It will give access to the fourth generation, or 4G, network, to at least 98 per cent of people across the UK, which will allow users to download data - such as music and high-definition films - at much faster speeds, Ofcom said.
The auction will offer the equivalent of three-quarters of the mobile spectrum currently in use - some 80% more than released in the 3G auction which took place in 2000.
The minimum sum of proposed reserve prices for the whole 4G auction is £1.4 billion - but it is expected to raise much more after the 3G sale pulled in a staggering £22.5 billion from mobile companies.
Ofcom said it expects the auction process to start before the end of this year, with prospective bidders required formally to apply to take part. Those applications will then be assessed by Ofcom before the bidding phase starts, likely to be in early 2013.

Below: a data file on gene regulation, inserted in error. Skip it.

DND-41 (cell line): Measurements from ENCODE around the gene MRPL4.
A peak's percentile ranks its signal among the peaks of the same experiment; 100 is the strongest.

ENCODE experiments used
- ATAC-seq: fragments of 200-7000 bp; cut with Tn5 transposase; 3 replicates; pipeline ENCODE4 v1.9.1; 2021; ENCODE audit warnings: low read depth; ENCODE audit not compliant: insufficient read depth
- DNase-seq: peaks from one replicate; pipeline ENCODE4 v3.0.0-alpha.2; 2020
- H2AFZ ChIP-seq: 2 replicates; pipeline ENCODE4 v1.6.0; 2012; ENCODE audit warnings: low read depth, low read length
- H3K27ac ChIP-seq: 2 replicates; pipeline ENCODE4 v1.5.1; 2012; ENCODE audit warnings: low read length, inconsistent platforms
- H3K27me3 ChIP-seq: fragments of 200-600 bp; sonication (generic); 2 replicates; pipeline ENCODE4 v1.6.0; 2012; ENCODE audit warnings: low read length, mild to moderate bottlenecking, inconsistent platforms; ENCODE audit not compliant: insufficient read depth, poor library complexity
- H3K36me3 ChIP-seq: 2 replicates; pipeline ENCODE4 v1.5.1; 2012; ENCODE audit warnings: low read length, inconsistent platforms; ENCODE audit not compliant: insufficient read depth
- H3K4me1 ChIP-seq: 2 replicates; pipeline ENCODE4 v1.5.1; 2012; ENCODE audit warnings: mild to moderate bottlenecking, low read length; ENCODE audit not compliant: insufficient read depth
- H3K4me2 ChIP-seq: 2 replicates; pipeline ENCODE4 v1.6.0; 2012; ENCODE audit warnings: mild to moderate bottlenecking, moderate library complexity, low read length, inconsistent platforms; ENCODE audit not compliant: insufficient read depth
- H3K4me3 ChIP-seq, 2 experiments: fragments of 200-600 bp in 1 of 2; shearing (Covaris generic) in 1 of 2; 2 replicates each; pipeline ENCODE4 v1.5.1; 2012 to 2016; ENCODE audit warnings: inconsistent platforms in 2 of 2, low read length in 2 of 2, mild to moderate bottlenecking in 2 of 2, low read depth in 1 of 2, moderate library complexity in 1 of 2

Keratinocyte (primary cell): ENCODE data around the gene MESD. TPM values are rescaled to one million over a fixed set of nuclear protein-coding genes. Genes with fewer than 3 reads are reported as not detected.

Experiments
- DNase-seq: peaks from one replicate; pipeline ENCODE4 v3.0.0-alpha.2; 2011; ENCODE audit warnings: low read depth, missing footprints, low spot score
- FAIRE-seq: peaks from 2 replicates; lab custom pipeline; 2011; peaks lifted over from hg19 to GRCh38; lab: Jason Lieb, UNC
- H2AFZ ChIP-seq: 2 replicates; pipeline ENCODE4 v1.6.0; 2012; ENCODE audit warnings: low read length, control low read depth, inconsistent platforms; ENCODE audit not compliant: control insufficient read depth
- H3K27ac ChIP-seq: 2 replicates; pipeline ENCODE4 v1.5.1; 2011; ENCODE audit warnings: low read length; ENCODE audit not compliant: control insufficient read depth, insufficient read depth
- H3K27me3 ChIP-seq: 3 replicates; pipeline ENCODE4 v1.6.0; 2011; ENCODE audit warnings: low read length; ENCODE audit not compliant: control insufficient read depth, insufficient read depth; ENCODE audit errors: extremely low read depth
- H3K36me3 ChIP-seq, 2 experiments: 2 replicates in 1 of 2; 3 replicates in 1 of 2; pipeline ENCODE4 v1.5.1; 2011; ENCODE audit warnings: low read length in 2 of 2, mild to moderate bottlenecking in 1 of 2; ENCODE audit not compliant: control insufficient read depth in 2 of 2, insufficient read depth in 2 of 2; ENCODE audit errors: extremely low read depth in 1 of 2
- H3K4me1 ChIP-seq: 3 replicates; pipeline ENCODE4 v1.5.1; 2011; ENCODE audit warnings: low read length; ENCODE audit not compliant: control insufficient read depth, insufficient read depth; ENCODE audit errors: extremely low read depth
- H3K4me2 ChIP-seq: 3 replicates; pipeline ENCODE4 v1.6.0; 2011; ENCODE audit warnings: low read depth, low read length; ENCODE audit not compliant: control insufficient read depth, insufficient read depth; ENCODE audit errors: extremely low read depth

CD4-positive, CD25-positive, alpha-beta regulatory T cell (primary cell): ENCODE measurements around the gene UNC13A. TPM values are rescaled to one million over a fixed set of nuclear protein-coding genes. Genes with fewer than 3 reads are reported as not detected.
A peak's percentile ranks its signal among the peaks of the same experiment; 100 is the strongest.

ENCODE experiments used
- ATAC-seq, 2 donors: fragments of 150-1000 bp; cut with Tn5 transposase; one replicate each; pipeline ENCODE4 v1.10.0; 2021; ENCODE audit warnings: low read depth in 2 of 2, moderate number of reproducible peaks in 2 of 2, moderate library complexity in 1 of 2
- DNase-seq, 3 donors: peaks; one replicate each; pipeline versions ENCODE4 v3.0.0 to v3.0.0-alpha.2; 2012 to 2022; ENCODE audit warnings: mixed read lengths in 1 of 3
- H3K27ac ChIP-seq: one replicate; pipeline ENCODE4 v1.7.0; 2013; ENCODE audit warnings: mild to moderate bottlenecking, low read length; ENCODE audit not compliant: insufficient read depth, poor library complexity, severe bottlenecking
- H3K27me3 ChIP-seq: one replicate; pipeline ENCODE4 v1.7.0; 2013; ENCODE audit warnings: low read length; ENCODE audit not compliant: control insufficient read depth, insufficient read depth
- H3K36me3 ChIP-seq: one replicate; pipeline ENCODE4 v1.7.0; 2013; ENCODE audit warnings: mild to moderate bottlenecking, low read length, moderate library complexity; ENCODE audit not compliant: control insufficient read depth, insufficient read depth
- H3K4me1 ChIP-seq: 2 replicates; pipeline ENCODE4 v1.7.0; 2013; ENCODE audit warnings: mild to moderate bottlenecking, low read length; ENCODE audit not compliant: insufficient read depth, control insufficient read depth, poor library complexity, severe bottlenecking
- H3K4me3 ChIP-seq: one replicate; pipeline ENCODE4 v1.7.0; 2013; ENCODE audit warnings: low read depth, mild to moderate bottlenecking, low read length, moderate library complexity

Mobile operators are expected to start rolling out 4G networks using the auctioned spectrum from the middle of 2013, and to start offering 4G services to consumers later that year, Ofcom added.
Ofcom chief executive Ed Richards said: “The 4G auction has been designed to deliver the maximum possible benefit to consumers and citizens across the UK.
“As a direct result of the measures Ofcom is introducing, consumers will be able to surf the web, stream videos and download email attachments on their mobile device from almost every home in the UK.”
Ofcom decided to reserve a minimum amount of spectrum in the auction for a fourth operator on top of the three biggest mobile companies - Vodafone, 02 owner Telefonica, and Orange and T-Mobile firm Everything Everywhere.
The new auction will offer at least two spectrum bands - 800 MHz and 2.6 GHz.
The lower frequency 800 MHz band is ideal for widespread mobile coverage, while the higher frequency is ideal for delivering the capacity needed to deliver faster speeds.
The combination of low and high frequency spectrum creates the potential for 4G mobile broadband services to be widely available across the UK, while offering capacity to cope with significant demand in urban areas.